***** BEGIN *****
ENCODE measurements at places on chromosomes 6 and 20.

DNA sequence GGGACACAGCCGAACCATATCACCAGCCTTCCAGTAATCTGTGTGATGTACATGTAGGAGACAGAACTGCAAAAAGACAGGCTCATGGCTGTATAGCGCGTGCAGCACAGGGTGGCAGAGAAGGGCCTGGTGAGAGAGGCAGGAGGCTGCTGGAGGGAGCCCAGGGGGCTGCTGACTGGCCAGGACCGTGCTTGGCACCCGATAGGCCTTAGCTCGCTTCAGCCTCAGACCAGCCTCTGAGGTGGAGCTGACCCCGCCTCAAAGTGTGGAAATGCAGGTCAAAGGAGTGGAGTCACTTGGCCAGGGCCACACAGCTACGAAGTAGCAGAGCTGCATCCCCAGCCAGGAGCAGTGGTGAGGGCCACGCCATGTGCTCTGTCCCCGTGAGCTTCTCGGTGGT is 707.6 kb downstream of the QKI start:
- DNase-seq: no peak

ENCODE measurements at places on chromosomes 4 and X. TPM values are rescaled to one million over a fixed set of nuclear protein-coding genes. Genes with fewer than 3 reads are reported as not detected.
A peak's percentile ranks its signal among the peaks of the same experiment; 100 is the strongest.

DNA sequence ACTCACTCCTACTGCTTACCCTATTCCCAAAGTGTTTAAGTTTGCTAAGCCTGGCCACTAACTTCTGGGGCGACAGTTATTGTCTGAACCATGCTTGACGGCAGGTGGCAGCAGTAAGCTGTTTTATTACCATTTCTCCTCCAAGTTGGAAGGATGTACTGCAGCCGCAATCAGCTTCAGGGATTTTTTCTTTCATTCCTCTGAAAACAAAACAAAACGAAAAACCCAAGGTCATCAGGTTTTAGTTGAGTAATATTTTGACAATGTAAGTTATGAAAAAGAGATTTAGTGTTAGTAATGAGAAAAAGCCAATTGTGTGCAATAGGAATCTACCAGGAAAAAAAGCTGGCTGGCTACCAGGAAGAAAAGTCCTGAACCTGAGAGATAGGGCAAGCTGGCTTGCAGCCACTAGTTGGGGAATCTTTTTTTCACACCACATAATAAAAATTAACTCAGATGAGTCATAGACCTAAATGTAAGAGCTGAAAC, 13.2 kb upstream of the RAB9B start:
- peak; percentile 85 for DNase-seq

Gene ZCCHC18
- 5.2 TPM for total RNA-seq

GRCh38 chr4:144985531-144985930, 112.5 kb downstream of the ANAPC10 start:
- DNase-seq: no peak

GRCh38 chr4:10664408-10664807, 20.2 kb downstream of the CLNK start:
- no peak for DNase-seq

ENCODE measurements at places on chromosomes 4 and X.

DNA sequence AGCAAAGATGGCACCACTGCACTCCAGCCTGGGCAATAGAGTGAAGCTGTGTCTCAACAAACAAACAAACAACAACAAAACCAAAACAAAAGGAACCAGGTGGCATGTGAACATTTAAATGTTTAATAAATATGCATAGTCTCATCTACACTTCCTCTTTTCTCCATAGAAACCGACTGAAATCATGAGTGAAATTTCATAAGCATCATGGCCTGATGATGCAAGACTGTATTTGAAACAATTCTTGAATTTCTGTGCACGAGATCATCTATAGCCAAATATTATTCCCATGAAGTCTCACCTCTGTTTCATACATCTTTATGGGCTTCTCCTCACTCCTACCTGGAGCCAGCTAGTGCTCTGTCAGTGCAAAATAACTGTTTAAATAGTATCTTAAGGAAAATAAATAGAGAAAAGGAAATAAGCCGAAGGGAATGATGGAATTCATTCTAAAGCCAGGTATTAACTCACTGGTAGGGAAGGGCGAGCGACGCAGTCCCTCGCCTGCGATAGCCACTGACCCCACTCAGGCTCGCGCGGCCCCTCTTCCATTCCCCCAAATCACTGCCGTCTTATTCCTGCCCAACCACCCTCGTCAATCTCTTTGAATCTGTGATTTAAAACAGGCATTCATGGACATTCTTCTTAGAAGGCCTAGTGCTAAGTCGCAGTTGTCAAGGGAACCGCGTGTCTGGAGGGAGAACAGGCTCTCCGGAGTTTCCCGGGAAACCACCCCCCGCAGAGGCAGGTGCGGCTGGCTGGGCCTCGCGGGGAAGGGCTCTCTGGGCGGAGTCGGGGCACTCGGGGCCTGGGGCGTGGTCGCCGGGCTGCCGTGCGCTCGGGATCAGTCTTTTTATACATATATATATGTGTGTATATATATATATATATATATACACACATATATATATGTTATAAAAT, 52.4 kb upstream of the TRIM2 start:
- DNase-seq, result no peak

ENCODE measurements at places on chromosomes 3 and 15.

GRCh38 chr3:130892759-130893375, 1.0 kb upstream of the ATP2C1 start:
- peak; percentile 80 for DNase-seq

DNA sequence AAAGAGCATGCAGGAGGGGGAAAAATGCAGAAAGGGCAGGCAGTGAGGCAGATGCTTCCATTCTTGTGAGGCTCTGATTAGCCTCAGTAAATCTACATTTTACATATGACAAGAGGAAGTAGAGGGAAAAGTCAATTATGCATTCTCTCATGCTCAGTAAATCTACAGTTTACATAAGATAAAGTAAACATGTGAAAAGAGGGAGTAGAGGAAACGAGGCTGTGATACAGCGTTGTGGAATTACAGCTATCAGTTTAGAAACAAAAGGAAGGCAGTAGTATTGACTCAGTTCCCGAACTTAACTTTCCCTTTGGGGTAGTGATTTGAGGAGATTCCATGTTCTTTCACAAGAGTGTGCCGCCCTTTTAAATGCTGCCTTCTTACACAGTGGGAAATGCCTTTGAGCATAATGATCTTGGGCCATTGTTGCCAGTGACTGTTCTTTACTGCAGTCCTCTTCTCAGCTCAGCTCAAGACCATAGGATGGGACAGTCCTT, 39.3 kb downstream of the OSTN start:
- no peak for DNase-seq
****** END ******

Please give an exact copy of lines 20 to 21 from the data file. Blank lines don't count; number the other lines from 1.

DNA sequence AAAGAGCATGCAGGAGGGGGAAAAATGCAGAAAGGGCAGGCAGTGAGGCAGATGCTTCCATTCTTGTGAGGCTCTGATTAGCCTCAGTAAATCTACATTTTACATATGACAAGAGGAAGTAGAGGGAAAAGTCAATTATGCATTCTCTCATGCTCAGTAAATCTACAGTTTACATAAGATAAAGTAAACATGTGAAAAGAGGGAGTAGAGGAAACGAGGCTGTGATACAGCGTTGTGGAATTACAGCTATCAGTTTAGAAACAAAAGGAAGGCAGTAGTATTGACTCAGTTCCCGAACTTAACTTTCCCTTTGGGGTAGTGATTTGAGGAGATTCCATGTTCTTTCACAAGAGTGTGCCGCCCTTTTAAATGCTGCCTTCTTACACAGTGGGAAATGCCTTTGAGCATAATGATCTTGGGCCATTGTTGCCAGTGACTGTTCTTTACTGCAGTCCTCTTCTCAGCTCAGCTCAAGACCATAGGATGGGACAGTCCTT, 39.3 kb downstream of the OSTN start:
- no peak for DNase-seq